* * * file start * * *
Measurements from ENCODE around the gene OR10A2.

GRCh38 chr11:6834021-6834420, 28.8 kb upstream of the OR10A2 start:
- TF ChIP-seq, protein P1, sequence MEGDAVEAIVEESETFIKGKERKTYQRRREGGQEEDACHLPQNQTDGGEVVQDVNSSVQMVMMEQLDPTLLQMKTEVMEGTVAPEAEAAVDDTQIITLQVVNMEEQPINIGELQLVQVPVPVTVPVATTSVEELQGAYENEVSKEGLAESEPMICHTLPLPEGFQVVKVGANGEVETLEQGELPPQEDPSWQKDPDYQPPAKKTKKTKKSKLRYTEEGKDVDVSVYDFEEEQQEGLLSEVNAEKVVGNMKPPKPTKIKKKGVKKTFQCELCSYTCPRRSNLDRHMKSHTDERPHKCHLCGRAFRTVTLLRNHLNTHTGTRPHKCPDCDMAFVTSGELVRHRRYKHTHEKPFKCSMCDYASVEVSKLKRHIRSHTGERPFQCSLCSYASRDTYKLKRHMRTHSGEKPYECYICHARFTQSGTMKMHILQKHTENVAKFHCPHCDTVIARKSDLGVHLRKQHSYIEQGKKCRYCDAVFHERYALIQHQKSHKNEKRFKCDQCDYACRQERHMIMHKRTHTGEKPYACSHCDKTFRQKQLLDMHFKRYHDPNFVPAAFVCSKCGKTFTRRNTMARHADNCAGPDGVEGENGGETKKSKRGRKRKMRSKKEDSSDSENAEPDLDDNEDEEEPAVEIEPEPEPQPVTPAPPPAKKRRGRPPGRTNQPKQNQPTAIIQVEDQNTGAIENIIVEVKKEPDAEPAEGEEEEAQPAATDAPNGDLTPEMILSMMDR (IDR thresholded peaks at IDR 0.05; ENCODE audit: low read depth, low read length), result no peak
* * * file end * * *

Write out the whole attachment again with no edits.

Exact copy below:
Measurements from ENCODE around the gene OR10A2.

GRCh38 chr11:6834021-6834420, 28.8 kb upstream of the OR10A2 start:
- TF ChIP-seq, protein P1, sequence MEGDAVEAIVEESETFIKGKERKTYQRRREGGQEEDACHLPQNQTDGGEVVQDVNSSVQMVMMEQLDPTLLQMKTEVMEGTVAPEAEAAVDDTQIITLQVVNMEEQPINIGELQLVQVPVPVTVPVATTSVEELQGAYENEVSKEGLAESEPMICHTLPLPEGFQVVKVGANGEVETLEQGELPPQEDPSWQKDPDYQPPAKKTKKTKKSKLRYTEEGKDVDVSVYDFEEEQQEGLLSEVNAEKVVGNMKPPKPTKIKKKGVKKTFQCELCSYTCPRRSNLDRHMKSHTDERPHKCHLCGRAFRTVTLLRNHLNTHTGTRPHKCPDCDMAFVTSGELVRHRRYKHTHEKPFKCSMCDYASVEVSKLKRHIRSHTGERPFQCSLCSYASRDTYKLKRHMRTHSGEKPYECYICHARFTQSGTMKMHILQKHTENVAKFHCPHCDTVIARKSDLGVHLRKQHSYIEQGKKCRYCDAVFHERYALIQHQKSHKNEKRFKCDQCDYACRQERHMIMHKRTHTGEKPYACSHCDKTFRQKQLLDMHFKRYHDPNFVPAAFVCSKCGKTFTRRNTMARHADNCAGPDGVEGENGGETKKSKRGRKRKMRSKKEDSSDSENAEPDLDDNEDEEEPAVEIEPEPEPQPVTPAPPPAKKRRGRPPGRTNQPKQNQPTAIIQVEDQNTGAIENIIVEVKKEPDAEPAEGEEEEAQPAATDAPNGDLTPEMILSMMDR (IDR thresholded peaks at IDR 0.05; ENCODE audit: low read depth, low read length), result no peak